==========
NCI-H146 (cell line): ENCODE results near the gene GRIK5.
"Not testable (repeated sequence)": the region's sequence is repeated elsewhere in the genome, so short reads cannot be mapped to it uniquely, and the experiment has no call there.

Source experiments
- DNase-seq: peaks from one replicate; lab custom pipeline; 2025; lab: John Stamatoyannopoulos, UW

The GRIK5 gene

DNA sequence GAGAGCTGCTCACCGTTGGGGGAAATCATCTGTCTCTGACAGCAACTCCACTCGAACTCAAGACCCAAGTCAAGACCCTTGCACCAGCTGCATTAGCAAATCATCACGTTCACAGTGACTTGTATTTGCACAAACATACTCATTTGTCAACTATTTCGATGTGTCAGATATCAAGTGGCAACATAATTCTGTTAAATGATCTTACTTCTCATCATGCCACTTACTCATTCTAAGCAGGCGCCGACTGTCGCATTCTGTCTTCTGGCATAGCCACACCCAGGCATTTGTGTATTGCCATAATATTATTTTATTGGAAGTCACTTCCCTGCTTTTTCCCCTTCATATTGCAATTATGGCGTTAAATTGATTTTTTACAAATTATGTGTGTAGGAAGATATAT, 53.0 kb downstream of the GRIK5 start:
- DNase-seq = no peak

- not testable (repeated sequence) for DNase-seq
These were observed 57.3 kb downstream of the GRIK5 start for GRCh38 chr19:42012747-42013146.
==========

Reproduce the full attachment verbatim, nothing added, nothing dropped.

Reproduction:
NCI-H146 (cell line): ENCODE results near the gene GRIK5.
"Not testable (repeated sequence)": the region's sequence is repeated elsewhere in the genome, so short reads cannot be mapped to it uniquely, and the experiment has no call there.

Source experiments
- DNase-seq: peaks from one replicate; lab custom pipeline; 2025; lab: John Stamatoyannopoulos, UW

The GRIK5 gene

DNA sequence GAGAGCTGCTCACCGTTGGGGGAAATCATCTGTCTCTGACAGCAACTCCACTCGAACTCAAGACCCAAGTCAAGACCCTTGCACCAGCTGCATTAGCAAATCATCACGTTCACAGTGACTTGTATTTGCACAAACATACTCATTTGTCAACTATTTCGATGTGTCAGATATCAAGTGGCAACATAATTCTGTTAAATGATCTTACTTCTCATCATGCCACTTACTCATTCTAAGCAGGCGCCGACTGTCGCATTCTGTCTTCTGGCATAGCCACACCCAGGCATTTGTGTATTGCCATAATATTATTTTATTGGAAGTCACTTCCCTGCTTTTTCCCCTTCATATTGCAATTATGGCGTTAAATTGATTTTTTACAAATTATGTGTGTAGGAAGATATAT, 53.0 kb downstream of the GRIK5 start:
- DNase-seq = no peak

- not testable (repeated sequence) for DNase-seq
These were observed 57.3 kb downstream of the GRIK5 start for GRCh38 chr19:42012747-42013146.